“ Their greatest fear should be on the way to their departing airport… Once in Zimbabwe they are safe and will be so until they get home. There is, of course, a lot of theft in and around the capital but 90% of our guests don’t even go to Harare…” Steve
5) Some say all the Game Reserves have been poached out? – and certainly there are plenty of documentaries about that – what is your response?
This is a hot issue! Our respondents made it very clear that though there has been wide-scale poaching of wildlife in certain areas, we should not assume that the main National Parks in the north and north-west of the country have been poached out…
Again their replies sum it up best:
“Yes there are a lot of press reports about the poaching in various parks. Unfortunately the media must sell their article and the ‘juicier’ and most horrific of these articles are the ones that ‘sell’ – so yes there has been poaching and we have had a distinct drop in the ability of the National Parks staff to patrol due mainly to a lack of funds and transport and morale…. The parks however are still blessed with an abundance of wildlife!” Steve
“Zimbabwe has gone through a major transformation in the last 10 years. Many commercial farmers have been removed and new land settlers/farmers now occupy the land. Most have little or no experience in large scale commercial farming… Many settlers have been allocated land in non-arable areas where high concentrations of game naturally occurred. Because the new settlers could not grow crops to sustain themselves and their families, they resorted to poaching the wildlife and selling meat or cutting down trees to sell for firewood. So in the majority of these areas little game exists and this is the source of the documentaries that the game has been decimated. Many commercial farms bordered game reserves or had private game reserves on them, so for the reasons above, these private game reserves have been infiltrated and large scale poaching has taken place or does exist.
BUT we must not confuse this with the National Parks like Zambezi National Park, Mana Pools National Park, Hwange National Park and others. Some are massive like Hwange, and simply cannot be patrolled, so some subsistence poaching does take place. In the most part, tremendous numbers of game still thrive. Offering a fabulous game experience. We can compare our Parks to the likes of Kruger – some poaching does take place in Kruger but is the game experience still great – Yes!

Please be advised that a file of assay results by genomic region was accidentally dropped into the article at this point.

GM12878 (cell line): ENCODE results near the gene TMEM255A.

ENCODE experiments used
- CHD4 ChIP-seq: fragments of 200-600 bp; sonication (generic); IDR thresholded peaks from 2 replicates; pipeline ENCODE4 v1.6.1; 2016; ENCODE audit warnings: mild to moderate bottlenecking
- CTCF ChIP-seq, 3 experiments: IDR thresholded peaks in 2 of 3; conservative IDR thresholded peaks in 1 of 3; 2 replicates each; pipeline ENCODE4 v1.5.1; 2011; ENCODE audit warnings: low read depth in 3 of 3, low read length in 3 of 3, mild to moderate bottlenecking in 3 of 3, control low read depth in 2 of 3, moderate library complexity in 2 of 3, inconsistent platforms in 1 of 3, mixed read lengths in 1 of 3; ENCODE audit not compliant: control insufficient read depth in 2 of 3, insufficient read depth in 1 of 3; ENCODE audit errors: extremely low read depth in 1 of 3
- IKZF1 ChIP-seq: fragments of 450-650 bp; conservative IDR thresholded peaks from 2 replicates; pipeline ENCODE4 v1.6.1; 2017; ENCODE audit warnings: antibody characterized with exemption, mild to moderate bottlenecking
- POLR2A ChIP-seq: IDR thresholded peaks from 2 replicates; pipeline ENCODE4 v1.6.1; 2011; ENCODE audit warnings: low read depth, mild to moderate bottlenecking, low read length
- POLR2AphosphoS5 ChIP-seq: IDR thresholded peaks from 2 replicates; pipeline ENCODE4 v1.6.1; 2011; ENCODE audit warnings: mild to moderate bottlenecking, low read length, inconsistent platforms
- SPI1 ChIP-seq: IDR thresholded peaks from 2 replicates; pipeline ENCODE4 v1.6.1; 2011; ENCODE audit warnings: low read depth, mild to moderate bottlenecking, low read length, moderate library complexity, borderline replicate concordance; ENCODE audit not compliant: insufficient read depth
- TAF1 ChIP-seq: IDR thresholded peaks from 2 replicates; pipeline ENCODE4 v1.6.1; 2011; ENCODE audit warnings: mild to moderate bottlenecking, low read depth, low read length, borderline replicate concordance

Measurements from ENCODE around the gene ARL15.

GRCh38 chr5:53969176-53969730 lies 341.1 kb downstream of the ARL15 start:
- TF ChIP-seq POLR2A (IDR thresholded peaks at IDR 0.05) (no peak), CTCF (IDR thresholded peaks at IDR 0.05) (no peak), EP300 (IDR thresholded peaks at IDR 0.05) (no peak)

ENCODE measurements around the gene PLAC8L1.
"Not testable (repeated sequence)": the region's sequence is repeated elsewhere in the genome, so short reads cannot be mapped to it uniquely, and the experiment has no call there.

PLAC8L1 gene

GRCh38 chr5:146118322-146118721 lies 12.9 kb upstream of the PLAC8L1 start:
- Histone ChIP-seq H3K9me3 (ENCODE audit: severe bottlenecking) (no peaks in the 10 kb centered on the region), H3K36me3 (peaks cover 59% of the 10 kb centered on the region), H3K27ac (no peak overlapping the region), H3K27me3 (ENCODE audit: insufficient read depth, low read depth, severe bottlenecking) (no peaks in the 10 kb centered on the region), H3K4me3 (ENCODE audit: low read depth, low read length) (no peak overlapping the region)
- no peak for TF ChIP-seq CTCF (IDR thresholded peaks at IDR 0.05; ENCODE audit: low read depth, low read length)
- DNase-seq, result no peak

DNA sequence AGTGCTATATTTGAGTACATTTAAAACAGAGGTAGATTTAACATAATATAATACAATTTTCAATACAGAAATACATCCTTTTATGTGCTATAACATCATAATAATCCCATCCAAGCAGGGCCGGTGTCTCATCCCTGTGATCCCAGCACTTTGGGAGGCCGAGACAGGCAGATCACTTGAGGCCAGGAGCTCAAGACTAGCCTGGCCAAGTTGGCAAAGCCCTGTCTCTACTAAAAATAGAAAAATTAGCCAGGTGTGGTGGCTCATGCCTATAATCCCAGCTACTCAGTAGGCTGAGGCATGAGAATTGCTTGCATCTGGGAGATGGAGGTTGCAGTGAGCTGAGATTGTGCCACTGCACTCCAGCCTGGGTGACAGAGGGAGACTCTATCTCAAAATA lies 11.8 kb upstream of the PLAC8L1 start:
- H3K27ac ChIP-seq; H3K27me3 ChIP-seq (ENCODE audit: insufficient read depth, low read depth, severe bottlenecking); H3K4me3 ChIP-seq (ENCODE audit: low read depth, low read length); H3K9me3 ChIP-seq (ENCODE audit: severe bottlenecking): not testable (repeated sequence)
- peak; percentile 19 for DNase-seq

If poaching does take place on ‘old’ commercial farms and once ‘private’ game reserves, does this mean that all the animals in Zimbabwe have been decimated – No! Sadly, on most occasions, the people behind the documentaries try to cast a very BAD picture to raise support and an immediate ‘Help’ reaction from NGO’s etc. But it is not accurate reporting.” Gavin
6) How easy and safe is it to travel in Zimbabwe by road/air, are there certain areas that you would recommend?
Again there was a lot of consensus here. The Zimbabwe road network has always been good and there is quite a bit of road investment at the moment bringing the road back up to standard. However it’s probably easiest (and quicker) to fly to most wildlife destinations.
“Generally the road network is still good although we recommend using a tour company for transfers. Air Zimbabwe connects Bulawayo and Victoria Falls and Hwange. Simply safe everywhere. I would avoid Harare if possible– common sense should prevail just as in any city in the world. Driving around Zimbabwe is safe.” Steve
“Access into Zimbabwe by air is simple. There are international carriers that fly direct into Harare, Bulawayo and Victoria Falls. The introduction of Solenta Aviation has meant more scheduled flights on offer within Zimbabwe. Solenta is also linking Lusaka (capital city of Zambia) with Lake Kariba and this will grow to linking with other towns like Victoria Falls. Safety is not a concern at all!
The roads are safer than they have been for many years – the introduction of Toll Fees has meant that the roads are being repaired and maintained. Increased police presence and new speed cameras is encouraging and should not be seen as anything else.” Gavin
“It is very easy and safe to travel in Zimbabwe by road and air. There are several flights daily to Victoria Falls and Harare from Johannesburg and private charter companies such as Sefofane connect many wildlife destinations.” Lindi
I hope that this answers any lingering questions you might have…